Don’t let Tennessee’s McMinn County School Board take away an important book that has educated children about the Holocaust for 30 years.

Among Jews, Maus is a remarkable and widely read graphic novel that depicts the story of Art Spiegelman’s parents in Poland during the Holocaust, including their internment in the Auschwitz concentration camp.

Jews are depicted as mice while Germans are portrayed as cats. Originally serialized in 1980, the graphics were later collected and published in two volumes.

The book was an immediate success. A mix of history, memoir, biography, and fiction, Maus is the only graphic novel so far to win a Pulitzer Prize. The Pulitzer Committee artfully dodged the vexing question whether to treat Maus as fiction or non-fiction by awarding Spiegelman a 1992 Special Award in Letters.

Recognizing the power of Spiegelman’s storytelling, numerous school districts across North America have made Maus part of their Holocaust curriculum — generally from age 13. Until recently, it was in the 8th grade curriculum for Tennessee’s McMinn County School District.

That changed when the McMinn County School Board unanimously decided to drop Maus from the studies in January, citing the book’s “unnecessary use of profanity and nudity and its depiction of violence and suicide.”

“Taken as a whole, the Board felt that this work was simply too adult-oriented for use in our schools,” the board’s statement said.

The statement stressed that administrators have been tasked to find other ways to teach the Holocaust in what the Board described as “a more age-appropriate way.”

Critics of the board’s decision have pointed out that teaching the Holocaust requires some edge, because to do otherwise sugarcoats or waters down genocide. Spiegelman’s art is no more graphic than what middle school-age teens see on the internet every day. And Maus is certainly not as traumatic as active shooter drills, which Washington state lawmakers are now considering prohibiting from schools.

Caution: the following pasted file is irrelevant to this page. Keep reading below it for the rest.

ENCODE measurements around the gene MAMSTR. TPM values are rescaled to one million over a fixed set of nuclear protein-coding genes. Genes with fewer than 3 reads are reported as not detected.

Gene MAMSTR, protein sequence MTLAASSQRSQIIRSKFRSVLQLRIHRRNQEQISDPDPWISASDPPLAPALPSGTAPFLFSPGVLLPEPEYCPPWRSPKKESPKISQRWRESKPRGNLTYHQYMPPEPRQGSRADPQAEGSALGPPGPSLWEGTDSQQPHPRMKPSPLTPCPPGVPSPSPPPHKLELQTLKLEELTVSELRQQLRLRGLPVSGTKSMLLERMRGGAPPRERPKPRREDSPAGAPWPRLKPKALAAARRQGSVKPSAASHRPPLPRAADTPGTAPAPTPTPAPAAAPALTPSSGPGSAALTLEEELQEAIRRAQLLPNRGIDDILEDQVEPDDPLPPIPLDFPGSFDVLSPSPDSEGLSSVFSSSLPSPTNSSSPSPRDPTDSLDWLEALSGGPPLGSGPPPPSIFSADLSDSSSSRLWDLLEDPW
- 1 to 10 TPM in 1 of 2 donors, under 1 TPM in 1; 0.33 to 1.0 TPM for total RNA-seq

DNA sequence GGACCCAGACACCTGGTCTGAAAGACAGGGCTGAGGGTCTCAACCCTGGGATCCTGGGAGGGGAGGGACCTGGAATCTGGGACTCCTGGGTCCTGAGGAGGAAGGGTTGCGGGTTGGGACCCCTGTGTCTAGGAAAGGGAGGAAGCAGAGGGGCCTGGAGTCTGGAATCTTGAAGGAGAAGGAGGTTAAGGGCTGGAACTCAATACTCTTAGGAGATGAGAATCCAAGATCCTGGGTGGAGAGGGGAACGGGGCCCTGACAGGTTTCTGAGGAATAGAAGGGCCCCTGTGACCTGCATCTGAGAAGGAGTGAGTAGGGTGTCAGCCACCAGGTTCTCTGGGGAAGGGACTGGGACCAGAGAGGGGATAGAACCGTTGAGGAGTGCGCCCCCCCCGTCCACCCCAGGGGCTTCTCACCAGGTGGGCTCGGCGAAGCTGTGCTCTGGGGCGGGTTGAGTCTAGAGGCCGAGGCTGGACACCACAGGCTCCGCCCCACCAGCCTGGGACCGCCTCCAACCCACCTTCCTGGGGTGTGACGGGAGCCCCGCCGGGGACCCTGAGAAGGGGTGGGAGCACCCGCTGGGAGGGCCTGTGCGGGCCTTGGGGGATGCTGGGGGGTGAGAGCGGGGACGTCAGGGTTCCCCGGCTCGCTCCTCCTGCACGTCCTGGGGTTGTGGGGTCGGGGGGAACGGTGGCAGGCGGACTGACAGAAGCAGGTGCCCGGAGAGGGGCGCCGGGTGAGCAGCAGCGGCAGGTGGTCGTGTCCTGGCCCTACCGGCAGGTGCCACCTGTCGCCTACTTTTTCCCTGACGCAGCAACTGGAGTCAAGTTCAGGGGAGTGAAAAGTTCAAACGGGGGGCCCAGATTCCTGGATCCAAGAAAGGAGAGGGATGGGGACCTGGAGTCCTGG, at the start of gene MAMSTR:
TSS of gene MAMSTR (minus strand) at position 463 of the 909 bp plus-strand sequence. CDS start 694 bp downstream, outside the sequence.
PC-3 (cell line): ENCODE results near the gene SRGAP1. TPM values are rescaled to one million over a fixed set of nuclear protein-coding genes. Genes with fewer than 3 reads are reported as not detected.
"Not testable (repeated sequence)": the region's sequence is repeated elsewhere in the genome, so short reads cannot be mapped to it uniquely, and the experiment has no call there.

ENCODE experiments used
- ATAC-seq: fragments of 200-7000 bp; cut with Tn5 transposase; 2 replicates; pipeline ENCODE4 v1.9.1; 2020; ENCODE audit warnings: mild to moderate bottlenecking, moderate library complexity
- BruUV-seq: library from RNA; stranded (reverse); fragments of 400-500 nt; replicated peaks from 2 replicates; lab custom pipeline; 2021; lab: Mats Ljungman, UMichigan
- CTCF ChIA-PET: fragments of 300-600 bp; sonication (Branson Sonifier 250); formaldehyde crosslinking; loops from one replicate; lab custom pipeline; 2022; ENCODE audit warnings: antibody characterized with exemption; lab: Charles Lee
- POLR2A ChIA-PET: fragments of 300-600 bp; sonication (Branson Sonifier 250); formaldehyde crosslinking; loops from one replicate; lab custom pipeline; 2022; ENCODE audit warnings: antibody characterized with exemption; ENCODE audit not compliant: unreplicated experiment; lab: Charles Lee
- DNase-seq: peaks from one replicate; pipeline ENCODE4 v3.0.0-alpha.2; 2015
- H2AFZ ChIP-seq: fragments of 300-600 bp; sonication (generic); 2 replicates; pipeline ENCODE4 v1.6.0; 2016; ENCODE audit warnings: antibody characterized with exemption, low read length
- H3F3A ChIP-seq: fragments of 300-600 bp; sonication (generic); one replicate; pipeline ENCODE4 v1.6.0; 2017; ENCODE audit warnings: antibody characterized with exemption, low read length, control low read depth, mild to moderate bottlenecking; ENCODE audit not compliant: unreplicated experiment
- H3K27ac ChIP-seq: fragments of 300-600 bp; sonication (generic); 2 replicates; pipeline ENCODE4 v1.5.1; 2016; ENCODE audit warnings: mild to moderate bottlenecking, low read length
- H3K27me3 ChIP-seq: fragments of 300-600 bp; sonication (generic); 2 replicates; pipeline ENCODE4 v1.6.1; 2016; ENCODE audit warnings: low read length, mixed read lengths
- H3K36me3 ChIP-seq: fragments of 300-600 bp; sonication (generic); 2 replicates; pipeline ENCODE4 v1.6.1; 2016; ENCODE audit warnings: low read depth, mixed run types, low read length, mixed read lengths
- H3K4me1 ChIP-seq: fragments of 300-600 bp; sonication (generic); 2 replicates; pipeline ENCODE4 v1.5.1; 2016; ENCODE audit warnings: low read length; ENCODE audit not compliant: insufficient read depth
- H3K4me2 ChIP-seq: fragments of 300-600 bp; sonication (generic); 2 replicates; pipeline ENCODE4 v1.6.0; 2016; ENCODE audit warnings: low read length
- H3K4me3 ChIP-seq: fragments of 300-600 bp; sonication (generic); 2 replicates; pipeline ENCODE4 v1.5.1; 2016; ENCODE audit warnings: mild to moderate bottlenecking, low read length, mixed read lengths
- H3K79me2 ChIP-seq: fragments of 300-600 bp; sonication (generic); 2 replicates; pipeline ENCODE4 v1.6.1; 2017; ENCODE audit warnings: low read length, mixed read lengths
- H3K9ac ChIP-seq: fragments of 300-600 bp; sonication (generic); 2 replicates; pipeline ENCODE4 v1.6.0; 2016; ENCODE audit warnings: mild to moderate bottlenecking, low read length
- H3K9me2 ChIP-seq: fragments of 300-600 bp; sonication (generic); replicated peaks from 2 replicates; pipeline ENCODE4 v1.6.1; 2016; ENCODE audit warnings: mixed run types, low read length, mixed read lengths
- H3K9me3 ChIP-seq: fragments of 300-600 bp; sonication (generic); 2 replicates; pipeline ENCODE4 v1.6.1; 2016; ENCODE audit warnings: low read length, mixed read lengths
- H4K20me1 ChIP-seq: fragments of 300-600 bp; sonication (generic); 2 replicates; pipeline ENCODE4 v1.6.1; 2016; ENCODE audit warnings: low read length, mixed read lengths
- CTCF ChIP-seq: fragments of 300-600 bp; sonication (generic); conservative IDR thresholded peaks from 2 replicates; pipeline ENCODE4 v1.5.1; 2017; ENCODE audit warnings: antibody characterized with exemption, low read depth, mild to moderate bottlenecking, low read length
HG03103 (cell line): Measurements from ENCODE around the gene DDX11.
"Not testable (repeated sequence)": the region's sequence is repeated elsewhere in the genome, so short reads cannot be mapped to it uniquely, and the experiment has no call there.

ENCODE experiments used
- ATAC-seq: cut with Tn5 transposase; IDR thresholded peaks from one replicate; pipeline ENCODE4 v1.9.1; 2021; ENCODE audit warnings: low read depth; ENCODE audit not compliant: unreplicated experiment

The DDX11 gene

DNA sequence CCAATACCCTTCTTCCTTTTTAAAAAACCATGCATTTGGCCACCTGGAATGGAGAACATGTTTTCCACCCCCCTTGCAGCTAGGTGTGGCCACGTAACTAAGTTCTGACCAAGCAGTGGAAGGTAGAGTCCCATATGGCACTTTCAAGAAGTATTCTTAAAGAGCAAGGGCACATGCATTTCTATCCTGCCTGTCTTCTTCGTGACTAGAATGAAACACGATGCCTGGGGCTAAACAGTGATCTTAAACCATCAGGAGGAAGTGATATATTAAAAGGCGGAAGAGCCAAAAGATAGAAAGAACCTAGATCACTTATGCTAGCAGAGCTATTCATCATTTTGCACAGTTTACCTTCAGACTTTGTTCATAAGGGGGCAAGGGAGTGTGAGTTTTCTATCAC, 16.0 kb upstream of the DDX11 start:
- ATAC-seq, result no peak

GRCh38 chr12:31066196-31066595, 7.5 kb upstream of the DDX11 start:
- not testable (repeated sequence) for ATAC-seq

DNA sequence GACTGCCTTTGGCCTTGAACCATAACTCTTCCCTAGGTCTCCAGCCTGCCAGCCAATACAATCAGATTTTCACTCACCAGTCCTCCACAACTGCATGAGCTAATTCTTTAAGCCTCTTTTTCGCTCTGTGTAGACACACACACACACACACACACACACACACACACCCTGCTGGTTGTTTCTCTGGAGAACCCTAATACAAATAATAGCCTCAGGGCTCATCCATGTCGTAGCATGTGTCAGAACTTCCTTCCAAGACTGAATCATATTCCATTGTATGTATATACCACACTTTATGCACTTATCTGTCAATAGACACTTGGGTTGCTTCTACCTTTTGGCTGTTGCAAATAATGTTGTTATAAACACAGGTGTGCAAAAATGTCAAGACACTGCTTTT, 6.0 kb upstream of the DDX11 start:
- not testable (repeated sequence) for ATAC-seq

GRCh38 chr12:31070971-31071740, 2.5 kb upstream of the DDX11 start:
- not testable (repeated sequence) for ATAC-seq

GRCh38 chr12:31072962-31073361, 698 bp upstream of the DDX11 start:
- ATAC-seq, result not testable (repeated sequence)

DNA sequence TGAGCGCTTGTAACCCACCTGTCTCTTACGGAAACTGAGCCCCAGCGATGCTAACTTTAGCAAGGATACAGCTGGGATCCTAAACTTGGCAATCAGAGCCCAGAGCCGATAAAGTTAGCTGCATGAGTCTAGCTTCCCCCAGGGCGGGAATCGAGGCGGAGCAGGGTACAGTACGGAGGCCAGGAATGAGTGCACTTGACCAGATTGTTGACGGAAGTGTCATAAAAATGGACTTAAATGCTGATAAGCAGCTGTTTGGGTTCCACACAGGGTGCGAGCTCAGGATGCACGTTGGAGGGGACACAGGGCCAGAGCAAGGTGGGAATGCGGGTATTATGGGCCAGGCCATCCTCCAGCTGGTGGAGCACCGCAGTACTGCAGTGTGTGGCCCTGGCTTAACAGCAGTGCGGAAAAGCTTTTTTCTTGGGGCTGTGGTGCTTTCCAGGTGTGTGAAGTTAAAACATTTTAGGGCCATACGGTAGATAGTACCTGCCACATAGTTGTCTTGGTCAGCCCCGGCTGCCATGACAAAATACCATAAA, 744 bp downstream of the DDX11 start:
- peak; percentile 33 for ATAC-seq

“This is not about left versus right,” Art Spiegelman told The Tennessean. “This is about a culture war that’s gotten totally out of control.”

In a pair of tweets, the U.S. Holocaust Museum cited the book’s significance for students.

Maus has played a vital role in educating about the Holocaust through sharing detailed and personal experiences of victims and survivors. On the eve of International #HolocaustRemembranceDay, it is more important than ever for students to learn this history,” the museum tweeted.

“Teaching about the Holocaust using books like Maus can inspire students to think critically about the past and their own roles and responsibilities today,” the museum added.

Holocaust studies will continue, but McMinn County and its 5,500 students will be a little poorer in the absence of Maus. Holocaust survivors are fading away. So is public awareness, as evidenced by TV talk show host Whoopi Goldberg’s two-week suspension from “The View” for ill-advised comments about Nazi genocide.

Teaching the Holocaust in a compelling and age-appropriate way to the next generation is a challenge.

It’s such a shame that some educators are throwing away a meaningful book that has withstood the test of time.

Request that McMinn County School Board reconsider its decision.

Contact the board through Twitter.
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